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Worsening health among the under fives in the UK needs to be urgently addressed, experts say.

The Academy of Medical Sciences highlights what it says are “major health issues” like infant deaths, obesity and tooth decay.

It says society is betraying children and the problems are limiting their future and damaging economic prosperity.

The government says children’s health is a priority.

A spokeswoman said: “We’ve taken significant action to improve children’s health now and in the long term.”

This includes measures to reduce sugar in children’s food and investing in mental health services and dentistry, she added.

But the academy, which represents medical scientists and health researchers in the UK, pointed out that progress on child health had stalled in recent years.

It says the pandemic and increased cost of living was to blame – and had proved particularly damaging to those living in more deprived areas.

Its report says:

The UK is 30th out of 49 rich countries for infant mortality
One in five children falls short of the expected level of development aged two
One in five is overweight or obese by five
Vaccination targets are being missed for diseases such as measles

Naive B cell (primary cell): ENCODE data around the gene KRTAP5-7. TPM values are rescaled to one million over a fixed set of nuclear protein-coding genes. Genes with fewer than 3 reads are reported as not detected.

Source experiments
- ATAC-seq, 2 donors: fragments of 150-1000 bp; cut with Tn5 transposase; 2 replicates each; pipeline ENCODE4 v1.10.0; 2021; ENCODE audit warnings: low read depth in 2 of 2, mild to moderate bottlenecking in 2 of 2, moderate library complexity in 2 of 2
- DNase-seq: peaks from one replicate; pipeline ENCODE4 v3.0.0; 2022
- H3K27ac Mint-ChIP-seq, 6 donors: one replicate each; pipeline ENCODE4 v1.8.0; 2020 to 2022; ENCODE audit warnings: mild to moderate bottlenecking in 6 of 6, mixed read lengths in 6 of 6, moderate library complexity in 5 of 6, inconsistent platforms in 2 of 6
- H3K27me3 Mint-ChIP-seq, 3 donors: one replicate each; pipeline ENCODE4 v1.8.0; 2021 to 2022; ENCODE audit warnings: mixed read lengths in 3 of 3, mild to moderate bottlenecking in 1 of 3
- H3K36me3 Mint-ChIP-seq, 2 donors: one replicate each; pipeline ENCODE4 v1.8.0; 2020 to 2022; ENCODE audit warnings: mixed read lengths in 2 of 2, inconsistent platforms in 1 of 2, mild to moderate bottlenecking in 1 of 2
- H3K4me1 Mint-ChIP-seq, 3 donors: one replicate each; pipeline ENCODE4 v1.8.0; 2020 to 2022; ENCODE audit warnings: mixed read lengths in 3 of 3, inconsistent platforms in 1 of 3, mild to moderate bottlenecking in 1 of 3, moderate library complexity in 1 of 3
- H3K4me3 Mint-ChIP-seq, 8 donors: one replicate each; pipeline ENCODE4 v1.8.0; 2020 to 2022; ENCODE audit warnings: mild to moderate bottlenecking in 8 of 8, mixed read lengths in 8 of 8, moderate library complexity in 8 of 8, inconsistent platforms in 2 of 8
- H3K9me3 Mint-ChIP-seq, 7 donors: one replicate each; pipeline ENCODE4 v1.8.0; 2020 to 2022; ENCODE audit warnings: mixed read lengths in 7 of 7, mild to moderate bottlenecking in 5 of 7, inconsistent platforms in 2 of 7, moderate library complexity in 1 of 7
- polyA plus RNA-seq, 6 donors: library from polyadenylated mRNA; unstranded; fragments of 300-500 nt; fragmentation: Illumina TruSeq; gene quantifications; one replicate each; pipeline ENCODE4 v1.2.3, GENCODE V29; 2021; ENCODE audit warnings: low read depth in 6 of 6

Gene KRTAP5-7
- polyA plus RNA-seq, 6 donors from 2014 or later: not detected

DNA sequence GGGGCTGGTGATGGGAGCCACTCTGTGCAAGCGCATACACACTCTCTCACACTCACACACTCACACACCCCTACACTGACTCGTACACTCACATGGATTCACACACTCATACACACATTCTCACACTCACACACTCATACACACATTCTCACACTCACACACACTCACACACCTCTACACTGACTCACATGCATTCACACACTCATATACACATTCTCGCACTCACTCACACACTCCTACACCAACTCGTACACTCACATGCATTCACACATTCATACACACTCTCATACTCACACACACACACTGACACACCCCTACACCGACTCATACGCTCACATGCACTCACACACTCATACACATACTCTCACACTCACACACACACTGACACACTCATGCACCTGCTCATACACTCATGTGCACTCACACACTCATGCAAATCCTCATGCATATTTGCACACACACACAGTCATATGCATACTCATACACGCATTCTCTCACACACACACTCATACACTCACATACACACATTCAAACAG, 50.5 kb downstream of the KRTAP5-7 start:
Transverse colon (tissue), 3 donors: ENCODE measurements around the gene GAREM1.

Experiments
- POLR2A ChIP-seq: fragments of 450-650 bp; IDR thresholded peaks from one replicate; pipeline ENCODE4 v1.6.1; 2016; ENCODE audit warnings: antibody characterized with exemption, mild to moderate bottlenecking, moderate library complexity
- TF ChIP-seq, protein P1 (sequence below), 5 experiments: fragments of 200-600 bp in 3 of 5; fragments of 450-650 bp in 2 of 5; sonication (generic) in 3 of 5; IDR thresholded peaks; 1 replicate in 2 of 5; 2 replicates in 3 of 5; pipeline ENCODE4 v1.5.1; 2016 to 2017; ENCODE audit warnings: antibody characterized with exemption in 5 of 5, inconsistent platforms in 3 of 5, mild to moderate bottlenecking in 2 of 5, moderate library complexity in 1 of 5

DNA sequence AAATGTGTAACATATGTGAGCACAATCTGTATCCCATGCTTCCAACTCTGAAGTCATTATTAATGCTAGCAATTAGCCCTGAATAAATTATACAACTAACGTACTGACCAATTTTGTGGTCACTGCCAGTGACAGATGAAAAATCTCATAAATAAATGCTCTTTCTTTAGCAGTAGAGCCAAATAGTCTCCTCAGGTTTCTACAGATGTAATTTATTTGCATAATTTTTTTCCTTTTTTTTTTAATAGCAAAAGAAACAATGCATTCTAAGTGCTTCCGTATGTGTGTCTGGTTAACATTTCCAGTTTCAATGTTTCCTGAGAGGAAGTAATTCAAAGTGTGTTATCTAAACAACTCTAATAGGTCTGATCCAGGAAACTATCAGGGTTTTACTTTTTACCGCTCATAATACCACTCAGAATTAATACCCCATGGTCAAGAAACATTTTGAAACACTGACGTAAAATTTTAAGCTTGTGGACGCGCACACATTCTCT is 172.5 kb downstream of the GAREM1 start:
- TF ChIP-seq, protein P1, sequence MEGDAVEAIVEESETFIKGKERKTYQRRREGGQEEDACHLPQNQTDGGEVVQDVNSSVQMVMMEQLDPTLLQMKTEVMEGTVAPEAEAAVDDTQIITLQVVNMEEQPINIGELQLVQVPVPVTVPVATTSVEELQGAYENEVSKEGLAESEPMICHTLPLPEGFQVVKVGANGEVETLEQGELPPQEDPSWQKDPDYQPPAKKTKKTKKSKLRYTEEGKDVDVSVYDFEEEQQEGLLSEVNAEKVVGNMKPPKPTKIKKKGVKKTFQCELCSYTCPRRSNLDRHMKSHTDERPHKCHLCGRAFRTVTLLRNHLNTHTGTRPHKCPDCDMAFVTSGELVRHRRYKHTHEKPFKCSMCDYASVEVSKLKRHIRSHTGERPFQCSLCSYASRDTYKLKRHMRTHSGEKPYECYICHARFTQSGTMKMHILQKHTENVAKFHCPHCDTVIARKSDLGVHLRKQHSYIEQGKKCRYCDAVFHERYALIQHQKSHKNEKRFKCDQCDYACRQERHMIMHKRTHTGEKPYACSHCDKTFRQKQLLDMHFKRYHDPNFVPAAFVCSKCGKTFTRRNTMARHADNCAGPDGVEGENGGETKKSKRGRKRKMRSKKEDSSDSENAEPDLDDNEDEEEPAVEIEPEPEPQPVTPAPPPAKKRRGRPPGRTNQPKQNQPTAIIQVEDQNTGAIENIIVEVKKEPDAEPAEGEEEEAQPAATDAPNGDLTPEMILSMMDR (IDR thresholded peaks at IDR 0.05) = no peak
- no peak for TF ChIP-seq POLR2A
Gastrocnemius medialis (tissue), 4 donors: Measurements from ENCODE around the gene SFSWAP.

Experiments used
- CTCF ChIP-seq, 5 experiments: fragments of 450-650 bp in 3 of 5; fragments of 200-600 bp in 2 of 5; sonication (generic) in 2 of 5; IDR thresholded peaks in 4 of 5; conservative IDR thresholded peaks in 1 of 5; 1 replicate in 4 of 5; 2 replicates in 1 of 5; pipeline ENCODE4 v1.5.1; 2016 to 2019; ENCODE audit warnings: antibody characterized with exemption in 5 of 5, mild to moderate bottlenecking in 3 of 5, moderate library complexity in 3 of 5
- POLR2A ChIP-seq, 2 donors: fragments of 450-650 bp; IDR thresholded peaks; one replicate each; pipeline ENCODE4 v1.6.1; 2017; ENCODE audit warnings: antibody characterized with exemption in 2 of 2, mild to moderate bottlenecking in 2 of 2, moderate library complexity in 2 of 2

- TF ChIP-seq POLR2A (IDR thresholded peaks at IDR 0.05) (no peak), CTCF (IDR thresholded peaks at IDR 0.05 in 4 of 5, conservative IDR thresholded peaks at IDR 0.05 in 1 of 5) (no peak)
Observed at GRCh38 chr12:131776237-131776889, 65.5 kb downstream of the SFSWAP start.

One in four is affected by tooth decay by five
One in five women struggles with their mental health during or just after pregnancy
Air pollution is linked to worsening asthma
Rising demand for child mental health services

The report calls for a cross-government vision to be developed to tackle the problems and investment in the child health workforce, including health visitors.

Report author Prof Helen Minnis said: “Every child has the right to a safe and healthy childhood. It is shameful that the UK is failing to provide this.

“The science is clear – we are betraying our children.”

And fellow author Prof Sir Andrew Pollard said there had been an “appalling decline in the health or our children” which was creating a “bleak outlook for their future”.

He added: “It is time for big thinking and clear strategy by government to protect the health and life chances of our children and transform the future of our nation.”

Dr Mike McKean, of the Royal College of Paediatrics and Child Health, said the repot provided “alarming evidence”.

“We are presiding over a crisis in child health that demands urgent action.”

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